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Mutimer: Short Bio and
Professor of Political Science at
Present projects include:
Disarmament for the Twenty-First Century: Conceptual
Development for a
New Era (with Neil Cooper)
the Darkness: The ongoing crisis of Canadian
The Canadian military underwent a crisis in the 1990s, now called the decade of darkness. There were three spurs to this crisis: the Somalia crisis in 1993; the disbandment of the Canadian Airborne Regiment in 1995, and; the election in 1993 of a new government faced with a massive budget deficit and no great commitment to military spending. By the end of the 1990s, the military was being forced by financial exigencies to restructure significantly; it had suffered the ignominy of the disbandment in disgrace of its elite commando force, and; it was restructuring its education and leadership systems in the face of extraordinary failure. To respond to this situation, it was necessary for the Canadian Forces (CF) to answer the question: who are we? This core question of identity was posed in several ways: what roles and missions are we to be restructured to perform? Closely related: given these roles and missions what sorts of educational system is necessary to produce the soldiers to fill those roles? Finally, what sort of leadership structure, and what kind of leaders, do we need to carry this force forward? For various reasons tied to Canadian history and identity, as well of the specifics of the Somalia and Airborne affairs, the question was often posed in terms of whether the CF should be a peacekeeping or warfighting force? This project will examine the response of the CF, and the Canadian Government more broadly, to the challenges posed by the 'decade of darkness' along three separate, but closely related tracks: The first is an examination of the 'transformation' of the CF, both the operational restructuring of the CF (particularly through the deployment to a combat mission in Afghanistan); and the restructuring of the Professional Military Education (PME) of the CF (specifically through the creation of the Canadian Defence Academy in 2002).Drawing Conclusions: Editorial Cartoons and the Response to 9/11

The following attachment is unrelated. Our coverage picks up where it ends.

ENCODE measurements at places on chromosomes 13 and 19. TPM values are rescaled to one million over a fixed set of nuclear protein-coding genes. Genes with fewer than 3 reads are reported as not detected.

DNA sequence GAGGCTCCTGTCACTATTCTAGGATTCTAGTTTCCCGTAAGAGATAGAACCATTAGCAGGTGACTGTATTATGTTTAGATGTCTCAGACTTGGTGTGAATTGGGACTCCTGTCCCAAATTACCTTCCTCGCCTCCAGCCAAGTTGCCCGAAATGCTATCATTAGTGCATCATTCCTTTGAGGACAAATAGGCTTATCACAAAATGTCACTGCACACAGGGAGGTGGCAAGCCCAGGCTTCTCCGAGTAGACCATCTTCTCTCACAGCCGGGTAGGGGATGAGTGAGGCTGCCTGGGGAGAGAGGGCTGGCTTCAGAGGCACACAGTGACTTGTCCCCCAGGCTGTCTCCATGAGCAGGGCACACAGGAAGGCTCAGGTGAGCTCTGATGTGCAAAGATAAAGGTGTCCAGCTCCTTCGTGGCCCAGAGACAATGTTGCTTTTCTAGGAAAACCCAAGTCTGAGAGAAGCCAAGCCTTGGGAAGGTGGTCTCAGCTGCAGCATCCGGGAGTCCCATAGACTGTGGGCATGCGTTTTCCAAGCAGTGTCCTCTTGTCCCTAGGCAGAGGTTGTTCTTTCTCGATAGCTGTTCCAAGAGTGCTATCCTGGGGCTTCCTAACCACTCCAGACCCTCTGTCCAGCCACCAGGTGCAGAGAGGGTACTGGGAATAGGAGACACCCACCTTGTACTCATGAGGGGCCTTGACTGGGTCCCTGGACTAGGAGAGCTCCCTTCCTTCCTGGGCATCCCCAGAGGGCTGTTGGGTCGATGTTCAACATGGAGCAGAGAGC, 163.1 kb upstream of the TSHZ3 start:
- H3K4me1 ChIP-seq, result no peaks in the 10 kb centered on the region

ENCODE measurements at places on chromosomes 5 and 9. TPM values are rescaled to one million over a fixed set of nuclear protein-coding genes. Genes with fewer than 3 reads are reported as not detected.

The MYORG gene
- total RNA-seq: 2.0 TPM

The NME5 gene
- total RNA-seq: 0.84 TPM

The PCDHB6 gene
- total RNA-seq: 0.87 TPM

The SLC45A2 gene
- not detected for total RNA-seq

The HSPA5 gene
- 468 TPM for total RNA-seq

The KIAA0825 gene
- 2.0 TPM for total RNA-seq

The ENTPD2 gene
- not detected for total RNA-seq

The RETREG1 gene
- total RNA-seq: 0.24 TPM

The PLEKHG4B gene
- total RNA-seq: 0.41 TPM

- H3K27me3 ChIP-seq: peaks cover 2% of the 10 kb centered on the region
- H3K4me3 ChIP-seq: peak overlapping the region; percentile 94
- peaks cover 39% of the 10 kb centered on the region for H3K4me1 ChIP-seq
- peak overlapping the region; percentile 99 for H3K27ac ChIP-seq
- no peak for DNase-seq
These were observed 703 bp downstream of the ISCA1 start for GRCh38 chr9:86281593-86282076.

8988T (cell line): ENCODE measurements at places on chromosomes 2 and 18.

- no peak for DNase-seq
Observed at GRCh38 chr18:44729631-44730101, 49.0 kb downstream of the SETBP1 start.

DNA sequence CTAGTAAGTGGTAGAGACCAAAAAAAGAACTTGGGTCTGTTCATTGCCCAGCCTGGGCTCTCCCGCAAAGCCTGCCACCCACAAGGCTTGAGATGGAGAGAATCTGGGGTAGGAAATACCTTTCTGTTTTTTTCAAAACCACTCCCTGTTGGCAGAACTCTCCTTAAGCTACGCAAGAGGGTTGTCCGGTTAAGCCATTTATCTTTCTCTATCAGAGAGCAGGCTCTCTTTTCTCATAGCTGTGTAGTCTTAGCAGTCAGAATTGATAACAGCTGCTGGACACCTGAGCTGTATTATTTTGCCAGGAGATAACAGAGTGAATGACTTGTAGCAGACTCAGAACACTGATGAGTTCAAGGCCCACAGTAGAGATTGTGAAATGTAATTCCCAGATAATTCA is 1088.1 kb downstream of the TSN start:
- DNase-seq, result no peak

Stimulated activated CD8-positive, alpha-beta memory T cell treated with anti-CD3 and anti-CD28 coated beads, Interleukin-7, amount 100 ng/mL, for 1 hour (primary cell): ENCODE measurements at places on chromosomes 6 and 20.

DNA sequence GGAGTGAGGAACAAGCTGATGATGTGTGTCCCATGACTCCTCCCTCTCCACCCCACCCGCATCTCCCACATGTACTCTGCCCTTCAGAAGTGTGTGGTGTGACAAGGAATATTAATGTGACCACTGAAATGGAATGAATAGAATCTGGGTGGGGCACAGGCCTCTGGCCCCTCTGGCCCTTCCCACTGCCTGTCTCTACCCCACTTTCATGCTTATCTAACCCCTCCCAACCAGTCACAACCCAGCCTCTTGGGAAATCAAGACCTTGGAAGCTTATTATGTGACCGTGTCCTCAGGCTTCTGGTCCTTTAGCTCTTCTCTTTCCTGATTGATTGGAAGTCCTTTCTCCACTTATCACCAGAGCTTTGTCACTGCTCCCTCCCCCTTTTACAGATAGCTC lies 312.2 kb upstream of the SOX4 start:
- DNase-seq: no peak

The events of 9/11 challenged almost everyone’s received frameworks for understanding. Whether it was the person on the street of New York who could not conceive of a commercial airliner flying into a building and so ‘saw’ a small aircraft or the US President sitting as caught in the headlights before declaring a ‘war’ on a tactic, 9/11 challenged in fundamental ways the means in which we understood the world. This paper explores one site in which the popular imaginary sought to be reconstituted in the wake of that day: the editorial cartoon. Reading the cartoons from major US, Canadian and British newspapers for the month after 9/11, the paper seeks to understand the way in which these texts helped to reconstitute a popular imaginary, and thus make possible the foreign policy violence which followed.
Post-Conflict? Reflecting on Post-s in a Conflict-prone world
The idea and condition of ‘post-conflict’ has become central to scholarship and to the practice of international intervention in the past decade. Our intuitive understanding of ‘post-conflict’ is that it is the period after conflict has ended, and yet post-conflict spaces remain tremendously conflict-prone. This article asks, given that violent condition, what we mean when we say post-conflict. To answer that question, the article examines the meaning of ‘post-‘ in several contexts. It argues that the heuristic of the post-World War II period is misleading, and that reading post-conflict through the ‘post-‘ of postmodern and postcolonial provides important insights for both research and practice in post-conflict spaces.
3 July 2008